Tuesday, December 20, 2005

Kerry: White House Spying Unconstitutional, Bush Excuse `Lame’

Glen Johnson, AP Political Writer, reports today that "Sen. John Kerry said Tuesday that the domestic spying authorized by the White House "doesn't uphold our Constitution," and that President Bush offered a "lame" defense in recent public appearances." Kerry also said the "alleged White House leak of a CIA agent's identity was more serious than the media's disclosure of the spying program."

Bush said Monday that it was "a shameful act" for someone to have leaked details of the program to The New York Times, and he suggested the Justice Department is investigating the leak.

Though leaking any classified information is against the law, "there is a world of difference between what the president's engaged in and what was leaked out of the White House," Kerry told reporters after addressing ironworkers at a local labor hall.



Anonymous Anonymous said...


By DAVID BURNHAM, SPECIAL TO THE NEW YORK TIMES (NYT) 1051 words Published: November 7, 1982

A Federal appeals court has ruled that the National Security Agency may lawfully intercept messages between United States citizens and people overseas, even if there is no cause to believe the Americans are foreign agents, and then provide summaries of these messages to the Federal Bureau of Investigation.

Because the National Security Agency is among the largest and most secretive intelligence agencies and because millions of electronic messages enter and leave the United States each day, lawyers familiar with the intelligence agency consider the decision to mark a significant increase in the legal authority of the Government to keep track of its citizens.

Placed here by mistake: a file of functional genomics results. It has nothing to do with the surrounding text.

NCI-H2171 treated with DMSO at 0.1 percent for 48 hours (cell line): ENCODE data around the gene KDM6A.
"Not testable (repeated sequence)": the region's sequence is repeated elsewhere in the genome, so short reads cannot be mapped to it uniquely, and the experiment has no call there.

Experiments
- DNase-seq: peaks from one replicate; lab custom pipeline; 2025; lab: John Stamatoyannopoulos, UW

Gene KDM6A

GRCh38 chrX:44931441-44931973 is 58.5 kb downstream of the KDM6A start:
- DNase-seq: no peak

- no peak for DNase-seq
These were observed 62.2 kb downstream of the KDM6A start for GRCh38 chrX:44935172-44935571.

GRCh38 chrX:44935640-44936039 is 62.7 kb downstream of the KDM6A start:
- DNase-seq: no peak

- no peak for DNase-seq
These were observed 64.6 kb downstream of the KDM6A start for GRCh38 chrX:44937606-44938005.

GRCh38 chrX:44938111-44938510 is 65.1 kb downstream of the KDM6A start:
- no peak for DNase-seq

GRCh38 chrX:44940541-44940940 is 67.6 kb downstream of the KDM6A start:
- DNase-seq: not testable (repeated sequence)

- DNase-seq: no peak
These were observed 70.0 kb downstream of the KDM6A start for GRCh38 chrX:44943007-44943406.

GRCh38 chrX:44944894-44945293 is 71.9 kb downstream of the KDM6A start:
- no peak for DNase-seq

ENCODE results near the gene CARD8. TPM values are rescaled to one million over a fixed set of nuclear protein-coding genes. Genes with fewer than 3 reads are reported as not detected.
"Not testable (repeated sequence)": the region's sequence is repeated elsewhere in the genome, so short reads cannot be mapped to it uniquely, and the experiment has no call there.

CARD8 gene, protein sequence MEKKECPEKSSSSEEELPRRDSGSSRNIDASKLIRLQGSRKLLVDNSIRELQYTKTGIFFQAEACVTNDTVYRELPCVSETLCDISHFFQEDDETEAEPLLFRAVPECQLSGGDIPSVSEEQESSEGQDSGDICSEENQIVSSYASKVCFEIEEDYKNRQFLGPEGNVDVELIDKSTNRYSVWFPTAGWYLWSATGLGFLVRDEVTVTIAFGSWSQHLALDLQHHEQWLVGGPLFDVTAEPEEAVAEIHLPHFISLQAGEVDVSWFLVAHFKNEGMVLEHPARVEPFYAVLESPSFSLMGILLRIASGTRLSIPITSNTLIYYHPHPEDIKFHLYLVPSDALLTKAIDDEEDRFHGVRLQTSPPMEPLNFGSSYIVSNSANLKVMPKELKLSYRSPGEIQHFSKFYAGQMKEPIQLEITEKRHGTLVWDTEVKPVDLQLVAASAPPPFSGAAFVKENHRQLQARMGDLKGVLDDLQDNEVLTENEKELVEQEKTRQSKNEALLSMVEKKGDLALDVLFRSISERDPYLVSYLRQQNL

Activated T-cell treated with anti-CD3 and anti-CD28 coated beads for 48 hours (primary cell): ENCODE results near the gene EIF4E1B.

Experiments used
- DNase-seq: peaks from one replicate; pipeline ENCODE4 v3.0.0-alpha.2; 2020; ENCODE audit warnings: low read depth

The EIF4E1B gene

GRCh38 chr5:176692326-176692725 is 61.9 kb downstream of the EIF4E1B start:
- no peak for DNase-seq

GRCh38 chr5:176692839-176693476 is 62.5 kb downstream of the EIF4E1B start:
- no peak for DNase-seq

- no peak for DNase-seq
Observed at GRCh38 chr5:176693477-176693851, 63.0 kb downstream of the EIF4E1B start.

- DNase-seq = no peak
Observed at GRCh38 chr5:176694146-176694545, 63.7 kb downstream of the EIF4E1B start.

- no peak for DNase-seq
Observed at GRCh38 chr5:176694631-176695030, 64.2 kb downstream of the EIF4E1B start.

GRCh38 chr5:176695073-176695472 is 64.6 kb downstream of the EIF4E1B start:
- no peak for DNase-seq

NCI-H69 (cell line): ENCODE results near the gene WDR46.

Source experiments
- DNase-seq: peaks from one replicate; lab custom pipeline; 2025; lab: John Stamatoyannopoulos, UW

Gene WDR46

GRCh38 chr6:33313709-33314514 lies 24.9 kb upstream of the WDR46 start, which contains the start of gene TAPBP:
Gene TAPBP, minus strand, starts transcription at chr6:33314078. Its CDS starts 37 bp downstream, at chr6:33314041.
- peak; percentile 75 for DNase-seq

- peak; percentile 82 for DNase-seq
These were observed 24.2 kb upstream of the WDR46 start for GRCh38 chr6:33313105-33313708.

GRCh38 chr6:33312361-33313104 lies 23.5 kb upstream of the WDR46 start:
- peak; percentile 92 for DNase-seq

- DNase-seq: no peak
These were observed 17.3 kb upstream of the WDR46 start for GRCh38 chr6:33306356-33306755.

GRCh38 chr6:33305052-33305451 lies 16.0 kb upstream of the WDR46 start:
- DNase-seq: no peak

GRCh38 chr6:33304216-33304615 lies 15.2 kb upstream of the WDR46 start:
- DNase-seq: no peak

Reverses 1979 Ruling

The Oct. 21 decision of the United States Court of Appeals for the Sixth Circuit involves the Government's surveillance of a Michiganborn lawyer, Abdeen Jabara, who for many years has represented Arab-American citizens and alien residents in court. Some of his clients had been investigated by the F.B.I.

Mr. Jabara sued the F.B.I, and the National Security Agency, and in 1979 Federal District Judge Ralph M. Freeman ruled that the agency's acquisition of several of Mr. Jabara's overseas messages violated his Fourth Amendment right to be free of ''unreasonable searches and seizures.'' Last month's decision reverses that ruling.

In earlier court proceedings, the F.B.I. acknowledged that it then disseminated the information to 17 other law-enforcement or intelligence agencies and three foreign governments.

The opinion of the three-judge panel of the Court of Appeals held, ''The simple fact remains that the N.S.A. lawfully acquired Jabara's messages.''

The court ruled further that the lawyer's Fourth Amendment rights ''were not violated when summaries of his overseas telegraphic messages'' were furnished to the investigative bureau ''irrespective of whether there was reasonable cause to believe that he was a foreign agent.''

11:17 AM  
Blogger Ron Chusid said...

Interesting that the best "evidence" the poster could come up with is a 1982 newspaper story.

The fact remains that Bush broke the law.

11:43 AM  

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